Google Ads Search is not a “set it and forget it” platform. It requires daily analysis, testing, and optimization across tens of different factors, features, and tools. In other words, SEM campaigns really require active day-to-day management to generate long-term solid results.

With this said, it’s important to remember that GADS can take up to 30 days to complete its machine learning around your campaigns and update its algorithms. Just because a new tactic, like one of the five I’ve mentioned above, hasn’t delivered results in a few days doesn’t mean that you won’t see better results in the weeks ahead.

For more information on optimizing SEM campaigns, please visit Everflow And Google Ads Search: An Internal Case Study, which details how pairing Everflow and GADS can ignite the true power of both platforms.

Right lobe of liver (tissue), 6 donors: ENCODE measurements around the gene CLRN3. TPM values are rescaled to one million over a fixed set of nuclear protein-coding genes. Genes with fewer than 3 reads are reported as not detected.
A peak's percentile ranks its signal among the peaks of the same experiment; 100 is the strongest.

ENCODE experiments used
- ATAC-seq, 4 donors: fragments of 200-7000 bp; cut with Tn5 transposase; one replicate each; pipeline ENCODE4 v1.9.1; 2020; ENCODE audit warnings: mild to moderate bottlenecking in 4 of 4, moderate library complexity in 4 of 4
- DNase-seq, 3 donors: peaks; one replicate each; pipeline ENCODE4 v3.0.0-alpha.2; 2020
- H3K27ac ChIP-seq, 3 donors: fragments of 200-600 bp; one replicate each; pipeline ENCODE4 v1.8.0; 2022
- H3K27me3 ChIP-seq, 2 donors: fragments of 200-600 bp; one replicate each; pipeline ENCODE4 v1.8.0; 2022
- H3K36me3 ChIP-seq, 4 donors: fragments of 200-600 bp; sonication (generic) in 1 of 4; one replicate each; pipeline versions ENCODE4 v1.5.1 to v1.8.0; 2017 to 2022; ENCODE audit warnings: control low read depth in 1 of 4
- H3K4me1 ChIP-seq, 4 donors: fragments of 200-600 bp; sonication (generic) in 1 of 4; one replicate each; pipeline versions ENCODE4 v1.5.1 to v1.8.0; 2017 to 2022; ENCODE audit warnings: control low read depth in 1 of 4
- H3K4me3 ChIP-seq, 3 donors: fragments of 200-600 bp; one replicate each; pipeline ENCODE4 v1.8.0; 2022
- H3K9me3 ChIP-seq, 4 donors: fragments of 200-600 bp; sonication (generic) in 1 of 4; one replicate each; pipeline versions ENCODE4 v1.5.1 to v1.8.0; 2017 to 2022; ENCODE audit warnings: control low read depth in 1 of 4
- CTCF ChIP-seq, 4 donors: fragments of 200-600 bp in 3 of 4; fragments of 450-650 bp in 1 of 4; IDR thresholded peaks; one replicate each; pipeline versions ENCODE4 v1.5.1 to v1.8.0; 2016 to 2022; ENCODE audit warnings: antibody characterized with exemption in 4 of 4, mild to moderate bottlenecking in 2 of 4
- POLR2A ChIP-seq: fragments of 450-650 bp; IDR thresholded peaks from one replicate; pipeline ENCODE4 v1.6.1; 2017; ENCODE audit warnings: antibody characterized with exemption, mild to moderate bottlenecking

Good luck with your demand generation efforts!

This article was written by Julian Willis, our dear friend, and partner at EverFlow.

Julian handles Demand Generation for Everflow, the Partner Marketing platform that goes beyond managing affiliates: Track every performance channel, integrate your tech stack, and drill down into what delivers ROI. Join more than 750 cutting-edge agencies, networks, and brands that chose Everflow, including Dentsu, DFO Global, Skillz, ShipBob, and more.